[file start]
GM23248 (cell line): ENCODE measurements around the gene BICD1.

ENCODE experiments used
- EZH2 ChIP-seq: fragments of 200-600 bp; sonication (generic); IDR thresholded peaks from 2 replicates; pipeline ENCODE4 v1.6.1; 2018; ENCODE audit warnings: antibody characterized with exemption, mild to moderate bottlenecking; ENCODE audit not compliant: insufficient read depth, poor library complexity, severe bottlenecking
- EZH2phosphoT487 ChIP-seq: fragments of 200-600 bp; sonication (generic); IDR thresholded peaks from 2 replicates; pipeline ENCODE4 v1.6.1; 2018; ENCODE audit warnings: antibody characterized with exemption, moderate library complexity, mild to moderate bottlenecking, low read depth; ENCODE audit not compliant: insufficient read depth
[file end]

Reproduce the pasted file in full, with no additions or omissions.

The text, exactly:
GM23248 (cell line): ENCODE measurements around the gene BICD1.

ENCODE experiments used
- EZH2 ChIP-seq: fragments of 200-600 bp; sonication (generic); IDR thresholded peaks from 2 replicates; pipeline ENCODE4 v1.6.1; 2018; ENCODE audit warnings: antibody characterized with exemption, mild to moderate bottlenecking; ENCODE audit not compliant: insufficient read depth, poor library complexity, severe bottlenecking
- EZH2phosphoT487 ChIP-seq: fragments of 200-600 bp; sonication (generic); IDR thresholded peaks from 2 replicates; pipeline ENCODE4 v1.6.1; 2018; ENCODE audit warnings: antibody characterized with exemption, moderate library complexity, mild to moderate bottlenecking, low read depth; ENCODE audit not compliant: insufficient read depth